Cover image for The use of fire
The use of fire
Price, Reynolds, 1933-2011.
Personal Author:
Publication Information:
New York : Atheneum ; Toronto : Collier Macmillan Canada ; New York : Maxwell Macmillan International, 1990.
Physical Description:
143 pages ; 24 cm
Format :


Call Number
Material Type
Home Location
Item Holds
PS3566.R54 U8 1990 Adult Non-Fiction Central Closed Stacks

On Order



A new collection of poetry from the author of Kate Vaiden and The Laws of Ice probes the creative, procreative temperament of fire, in a life-enhancing poetic vision.

Author Notes

Reynolds Price (February 1, 1933 - January 20, 2011), born Edward Reynolds Price in Macon, North Carolina, was an American poet, novelist, dramatist, essayist and James B. Duke Professor of English at Duke University. After graduating from Duke University in 1955, he won a Rhodes scholarship to study at Oxford University.

Despite being living as a paraplegic after receiving radiation treatment for a spinal tumor since the mid-1980s, he produced approximately one book a year. His first novel, A Long and Happy Life (1962) won the William Faulkner Award. His other works include The Names and Faces of Heroes, Clear Pictures: First Loves, First Guides, A Whole New Life, and The Good Priest's Son. Kate Vaiden won the National Books Critics Circle Award. His plays have been produced on stage and on PBS's American Playhouse. He died due to complications of a heart attack on January 20, 2011 at the age of 77.

(Bowker Author Biography) Reynolds Price, the author of numerous volumes of fiction, poetry, memoir, plays, essays, & translation, has won the National Book Critics Circle Award, the William Faulkner Award, & the Levinson, Blumenthal, & Tietjans poetry awards. A member of the American Academy of Arts & Letters & a regular commentator on National Public Radio's "All Things Considered", he lives in Durham, North Carolina.

(Publisher Provided)

Reviews 3

Booklist Review

Eminent novelist Price's third volume of poetry follows patterns established in the first two collections, Vital Provisions [BKL F 15 83] and The Laws of Ice [BKL D 1 86]. His poems generally fall into the narrative vein: long lines supporting lush language, which in cumulative effect tell a story rather than simply offer a personal statement or observation. Price continues to draw on biblical situations as bases for many of his poems; and, too, the unfairness of pain and mortality retains its thematic importance. The air surrounding sexual congress plays an increasing role as subject matter, with particular emphasis on the Russian roulette nature of the AIDS virus. Unblinking in his self-appraisal, Price the poet nonetheless avoids self-conceit. ~--Brad Hooper

Publisher's Weekly Review

Like the great blue heron returning each year to its pond, Price ( New Music ) here makes a difficult personal journey in formidable weather--and only with great effort is he able to return to his peaceful starting point. The journey, told as a poetic chronicle, recounts the author's pain and internal conflicts stemming from the unexpected urgency of a medical condition that paralyzed his lower body in 1984. The tender, sometimes agonized collection recalls his days as a student at Oxford, travels in Europe, writing at home in North Carolina, family, friends and lovers past and present. As his inner turmoil dissipates, Price ``burns a silent / Praise of thanks to what or who has worked such peace.'' Most gracefully in sections I and III, his imagination ventures outward in hymns for friends, elegies and love poems, some inspired by Rilke or Holderlin. All are tributes to Price's clarity and his sensitivity to the nuances of nature; the poems celebrate the human conditions of love, death, struggle, joy and, ultimately, serenity. (Dec.) (c) Copyright PWxyz, LLC. All rights reserved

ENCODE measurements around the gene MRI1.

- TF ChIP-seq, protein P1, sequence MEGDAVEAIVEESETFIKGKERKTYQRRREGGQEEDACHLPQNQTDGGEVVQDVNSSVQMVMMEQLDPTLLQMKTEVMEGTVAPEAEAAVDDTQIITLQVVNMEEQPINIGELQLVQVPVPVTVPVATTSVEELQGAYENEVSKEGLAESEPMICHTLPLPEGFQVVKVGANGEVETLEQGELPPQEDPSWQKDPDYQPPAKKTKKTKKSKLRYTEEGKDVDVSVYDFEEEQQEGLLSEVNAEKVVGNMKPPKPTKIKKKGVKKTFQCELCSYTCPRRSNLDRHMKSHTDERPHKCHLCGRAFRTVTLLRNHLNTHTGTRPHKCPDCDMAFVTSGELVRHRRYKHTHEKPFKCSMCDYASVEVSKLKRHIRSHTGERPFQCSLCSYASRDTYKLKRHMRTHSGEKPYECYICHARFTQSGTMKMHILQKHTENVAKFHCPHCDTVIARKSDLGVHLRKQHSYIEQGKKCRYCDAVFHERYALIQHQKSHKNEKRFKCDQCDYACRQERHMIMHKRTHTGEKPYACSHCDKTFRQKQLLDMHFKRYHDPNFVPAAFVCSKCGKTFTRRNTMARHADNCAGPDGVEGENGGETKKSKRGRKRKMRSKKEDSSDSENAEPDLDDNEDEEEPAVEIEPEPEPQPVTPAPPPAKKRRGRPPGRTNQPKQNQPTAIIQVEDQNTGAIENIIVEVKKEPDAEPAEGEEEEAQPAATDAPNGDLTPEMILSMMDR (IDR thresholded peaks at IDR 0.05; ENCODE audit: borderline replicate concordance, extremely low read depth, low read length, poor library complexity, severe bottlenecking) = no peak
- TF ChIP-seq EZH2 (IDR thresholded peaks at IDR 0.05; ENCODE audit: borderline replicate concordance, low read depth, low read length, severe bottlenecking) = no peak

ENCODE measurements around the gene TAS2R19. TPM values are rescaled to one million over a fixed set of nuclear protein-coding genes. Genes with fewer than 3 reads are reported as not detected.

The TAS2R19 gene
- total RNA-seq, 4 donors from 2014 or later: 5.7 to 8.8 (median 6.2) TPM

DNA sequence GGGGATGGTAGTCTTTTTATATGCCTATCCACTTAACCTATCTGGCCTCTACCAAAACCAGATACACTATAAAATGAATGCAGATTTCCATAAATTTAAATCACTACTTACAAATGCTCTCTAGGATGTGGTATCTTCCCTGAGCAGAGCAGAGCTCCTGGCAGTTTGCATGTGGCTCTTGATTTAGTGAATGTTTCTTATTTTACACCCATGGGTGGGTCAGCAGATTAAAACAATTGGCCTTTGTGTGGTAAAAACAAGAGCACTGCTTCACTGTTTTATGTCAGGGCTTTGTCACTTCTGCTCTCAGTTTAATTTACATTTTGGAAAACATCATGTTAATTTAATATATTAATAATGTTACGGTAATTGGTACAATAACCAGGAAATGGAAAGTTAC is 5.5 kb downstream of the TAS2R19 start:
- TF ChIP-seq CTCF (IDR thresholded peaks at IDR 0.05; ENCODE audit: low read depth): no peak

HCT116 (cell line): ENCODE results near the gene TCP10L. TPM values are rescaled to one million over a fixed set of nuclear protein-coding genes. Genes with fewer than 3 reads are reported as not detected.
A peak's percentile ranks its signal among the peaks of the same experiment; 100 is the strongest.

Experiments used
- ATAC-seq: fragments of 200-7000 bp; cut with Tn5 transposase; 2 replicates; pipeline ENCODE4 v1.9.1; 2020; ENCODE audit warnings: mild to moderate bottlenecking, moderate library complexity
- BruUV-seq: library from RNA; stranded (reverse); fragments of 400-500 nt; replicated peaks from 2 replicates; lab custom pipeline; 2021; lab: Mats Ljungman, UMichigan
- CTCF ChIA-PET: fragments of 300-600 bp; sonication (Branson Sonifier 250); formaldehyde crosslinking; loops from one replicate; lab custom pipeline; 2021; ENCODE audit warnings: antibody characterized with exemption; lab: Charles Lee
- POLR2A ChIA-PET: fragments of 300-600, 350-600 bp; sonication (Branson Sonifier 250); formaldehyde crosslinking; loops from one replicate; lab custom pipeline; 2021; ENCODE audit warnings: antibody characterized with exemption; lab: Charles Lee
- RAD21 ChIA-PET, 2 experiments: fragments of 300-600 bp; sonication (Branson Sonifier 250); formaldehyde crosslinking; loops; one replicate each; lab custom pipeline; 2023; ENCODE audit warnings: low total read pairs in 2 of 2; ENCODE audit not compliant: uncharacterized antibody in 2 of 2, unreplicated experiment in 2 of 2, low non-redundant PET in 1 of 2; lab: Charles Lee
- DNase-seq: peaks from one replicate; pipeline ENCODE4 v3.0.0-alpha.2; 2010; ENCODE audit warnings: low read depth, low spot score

Library Journal Review

Like John Updike and Joyce Carol Oates, Price is a successful novelist ( Tongues of Angels, LJ 4/1/90) who also writes a good deal of poetry. This is his third collection, a follow-up to The Laws of Ice ( LJ 12/86), and nearly half of it continues ``Days and Nights,'' a verse diary chronicling the author's ``private internal combat'' with cancer begun in the previous volume. He names his personal demon ``the eel'': ``It is one foot long, thick as a pencil/ And lives in the upper half of my spine.'' Fear and self-pity are laudably scarce, but then Price's writerly reserve, his penchant for adjectives and strict four-beat lines, tend to keep the subject matter at arm's length. Price's gifts are obvious, but one wonders whether the poem's descriptive density and rhetorical effects would seem less overwrought if given the larger field of play afforded by prose.-- Fred Muratori, Cornell Univ. Lib., N.Y. (c) Copyright 2010. Library Journals LLC, a wholly owned subsidiary of Media Source, Inc. No redistribution permitted.